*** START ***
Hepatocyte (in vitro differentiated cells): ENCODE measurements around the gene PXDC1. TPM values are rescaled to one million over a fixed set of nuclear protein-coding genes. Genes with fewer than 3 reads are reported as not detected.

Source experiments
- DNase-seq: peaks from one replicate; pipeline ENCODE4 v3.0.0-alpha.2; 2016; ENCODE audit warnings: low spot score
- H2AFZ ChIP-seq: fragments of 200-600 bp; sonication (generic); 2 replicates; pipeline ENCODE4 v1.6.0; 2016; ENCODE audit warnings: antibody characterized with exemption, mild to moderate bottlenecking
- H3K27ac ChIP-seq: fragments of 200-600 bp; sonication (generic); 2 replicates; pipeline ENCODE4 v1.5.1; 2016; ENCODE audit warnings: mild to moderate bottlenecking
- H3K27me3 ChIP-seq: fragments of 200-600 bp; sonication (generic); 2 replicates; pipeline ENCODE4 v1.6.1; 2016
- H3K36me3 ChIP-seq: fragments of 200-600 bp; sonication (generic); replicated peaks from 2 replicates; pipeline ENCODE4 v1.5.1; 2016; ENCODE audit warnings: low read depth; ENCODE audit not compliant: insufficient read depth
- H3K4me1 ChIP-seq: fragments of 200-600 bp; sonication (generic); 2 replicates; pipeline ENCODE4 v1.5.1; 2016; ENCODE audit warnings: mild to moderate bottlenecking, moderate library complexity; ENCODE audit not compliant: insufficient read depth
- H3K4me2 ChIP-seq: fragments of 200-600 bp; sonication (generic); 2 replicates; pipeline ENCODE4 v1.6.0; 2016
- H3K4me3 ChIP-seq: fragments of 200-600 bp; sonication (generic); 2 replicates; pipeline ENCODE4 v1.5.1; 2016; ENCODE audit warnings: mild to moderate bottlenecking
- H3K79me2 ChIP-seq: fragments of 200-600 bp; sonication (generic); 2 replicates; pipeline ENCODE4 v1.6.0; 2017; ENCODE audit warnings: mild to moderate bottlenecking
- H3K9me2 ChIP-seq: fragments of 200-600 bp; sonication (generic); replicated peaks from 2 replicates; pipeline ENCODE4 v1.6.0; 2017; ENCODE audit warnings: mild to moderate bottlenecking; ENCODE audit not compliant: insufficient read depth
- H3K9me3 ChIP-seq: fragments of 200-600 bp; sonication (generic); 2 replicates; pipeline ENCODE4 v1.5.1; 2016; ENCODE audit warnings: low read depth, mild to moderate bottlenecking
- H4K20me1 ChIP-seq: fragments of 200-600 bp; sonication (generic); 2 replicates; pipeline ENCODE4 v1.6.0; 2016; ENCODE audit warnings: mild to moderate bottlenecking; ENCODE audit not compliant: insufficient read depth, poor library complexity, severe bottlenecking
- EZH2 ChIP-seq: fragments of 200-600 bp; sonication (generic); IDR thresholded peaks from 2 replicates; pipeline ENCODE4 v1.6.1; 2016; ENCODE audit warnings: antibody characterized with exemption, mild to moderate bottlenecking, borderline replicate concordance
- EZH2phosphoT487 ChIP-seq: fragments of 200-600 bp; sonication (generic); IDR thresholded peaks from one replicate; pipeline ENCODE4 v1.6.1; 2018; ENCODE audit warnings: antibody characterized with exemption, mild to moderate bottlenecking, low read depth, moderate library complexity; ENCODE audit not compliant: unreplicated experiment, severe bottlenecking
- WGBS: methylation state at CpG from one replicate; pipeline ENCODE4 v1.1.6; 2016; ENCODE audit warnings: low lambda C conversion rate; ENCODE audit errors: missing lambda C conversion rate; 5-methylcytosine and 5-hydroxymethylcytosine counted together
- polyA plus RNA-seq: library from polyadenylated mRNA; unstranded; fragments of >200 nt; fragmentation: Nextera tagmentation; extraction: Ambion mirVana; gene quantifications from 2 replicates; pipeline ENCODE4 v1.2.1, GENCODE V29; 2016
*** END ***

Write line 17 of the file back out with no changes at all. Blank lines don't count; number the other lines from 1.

- WGBS: methylation state at CpG from one replicate; pipeline ENCODE4 v1.1.6; 2016; ENCODE audit warnings: low lambda C conversion rate; ENCODE audit errors: missing lambda C conversion rate; 5-methylcytosine and 5-hydroxymethylcytosine counted together